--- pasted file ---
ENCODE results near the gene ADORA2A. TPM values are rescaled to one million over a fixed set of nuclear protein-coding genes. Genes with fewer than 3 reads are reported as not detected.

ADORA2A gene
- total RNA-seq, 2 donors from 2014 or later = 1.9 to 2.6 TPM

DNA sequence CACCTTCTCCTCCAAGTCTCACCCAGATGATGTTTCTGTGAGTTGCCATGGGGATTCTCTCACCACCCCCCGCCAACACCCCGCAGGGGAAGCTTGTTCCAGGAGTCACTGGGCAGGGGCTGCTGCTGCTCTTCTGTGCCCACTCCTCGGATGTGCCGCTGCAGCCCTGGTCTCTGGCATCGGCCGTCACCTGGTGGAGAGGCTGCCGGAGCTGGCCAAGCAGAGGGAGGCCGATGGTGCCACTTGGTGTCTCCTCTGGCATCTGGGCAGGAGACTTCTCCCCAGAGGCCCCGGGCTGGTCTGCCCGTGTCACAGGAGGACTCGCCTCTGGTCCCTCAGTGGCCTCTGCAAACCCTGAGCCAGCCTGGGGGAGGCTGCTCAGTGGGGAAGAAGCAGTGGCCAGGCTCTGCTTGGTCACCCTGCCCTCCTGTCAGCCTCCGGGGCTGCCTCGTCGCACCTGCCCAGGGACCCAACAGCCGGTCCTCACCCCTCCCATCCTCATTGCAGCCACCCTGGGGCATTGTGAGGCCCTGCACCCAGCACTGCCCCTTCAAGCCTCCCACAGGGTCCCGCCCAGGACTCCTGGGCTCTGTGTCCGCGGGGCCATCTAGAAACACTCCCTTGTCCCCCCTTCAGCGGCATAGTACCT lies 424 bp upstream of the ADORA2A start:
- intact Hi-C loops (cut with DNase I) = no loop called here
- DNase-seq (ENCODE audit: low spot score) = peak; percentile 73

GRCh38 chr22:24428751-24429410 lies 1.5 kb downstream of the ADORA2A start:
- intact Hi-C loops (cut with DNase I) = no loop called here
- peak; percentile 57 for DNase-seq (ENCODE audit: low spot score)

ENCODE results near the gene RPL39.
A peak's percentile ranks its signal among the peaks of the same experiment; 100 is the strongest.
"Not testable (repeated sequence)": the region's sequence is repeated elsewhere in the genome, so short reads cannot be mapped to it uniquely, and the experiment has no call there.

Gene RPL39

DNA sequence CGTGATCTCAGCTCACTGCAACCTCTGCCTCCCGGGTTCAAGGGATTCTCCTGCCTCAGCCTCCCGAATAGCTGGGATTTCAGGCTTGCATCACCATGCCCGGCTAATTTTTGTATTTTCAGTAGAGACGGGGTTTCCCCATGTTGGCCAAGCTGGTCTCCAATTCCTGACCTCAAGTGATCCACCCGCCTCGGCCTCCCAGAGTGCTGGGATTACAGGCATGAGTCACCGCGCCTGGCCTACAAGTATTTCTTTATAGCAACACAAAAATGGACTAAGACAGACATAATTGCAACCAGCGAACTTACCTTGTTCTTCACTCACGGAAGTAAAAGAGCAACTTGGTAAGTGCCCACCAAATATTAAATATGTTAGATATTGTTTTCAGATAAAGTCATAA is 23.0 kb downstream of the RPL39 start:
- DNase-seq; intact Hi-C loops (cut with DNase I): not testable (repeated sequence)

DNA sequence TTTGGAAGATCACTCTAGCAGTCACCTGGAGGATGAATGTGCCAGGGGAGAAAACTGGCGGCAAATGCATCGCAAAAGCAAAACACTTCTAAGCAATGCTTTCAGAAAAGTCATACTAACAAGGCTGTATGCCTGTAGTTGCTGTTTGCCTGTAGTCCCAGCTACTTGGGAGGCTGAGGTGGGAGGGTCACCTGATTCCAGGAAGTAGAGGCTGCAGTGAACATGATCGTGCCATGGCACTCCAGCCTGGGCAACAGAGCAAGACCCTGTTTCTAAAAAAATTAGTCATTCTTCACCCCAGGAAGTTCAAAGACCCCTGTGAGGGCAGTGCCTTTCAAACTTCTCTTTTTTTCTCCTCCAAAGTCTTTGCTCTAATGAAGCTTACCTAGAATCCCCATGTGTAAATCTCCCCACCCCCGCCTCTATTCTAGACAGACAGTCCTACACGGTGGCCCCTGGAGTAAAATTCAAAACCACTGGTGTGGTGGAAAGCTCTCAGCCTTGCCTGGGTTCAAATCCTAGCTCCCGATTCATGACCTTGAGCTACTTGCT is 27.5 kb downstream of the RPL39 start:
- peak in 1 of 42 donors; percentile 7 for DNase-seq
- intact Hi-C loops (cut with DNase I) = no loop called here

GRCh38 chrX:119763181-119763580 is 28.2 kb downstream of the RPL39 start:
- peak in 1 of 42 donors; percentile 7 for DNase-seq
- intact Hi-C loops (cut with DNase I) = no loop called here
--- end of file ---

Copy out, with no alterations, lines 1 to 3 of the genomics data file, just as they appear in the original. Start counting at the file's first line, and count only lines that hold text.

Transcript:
ENCODE results near the gene ADORA2A. TPM values are rescaled to one million over a fixed set of nuclear protein-coding genes. Genes with fewer than 3 reads are reported as not detected.

ADORA2A gene
- total RNA-seq, 2 donors from 2014 or later = 1.9 to 2.6 TPM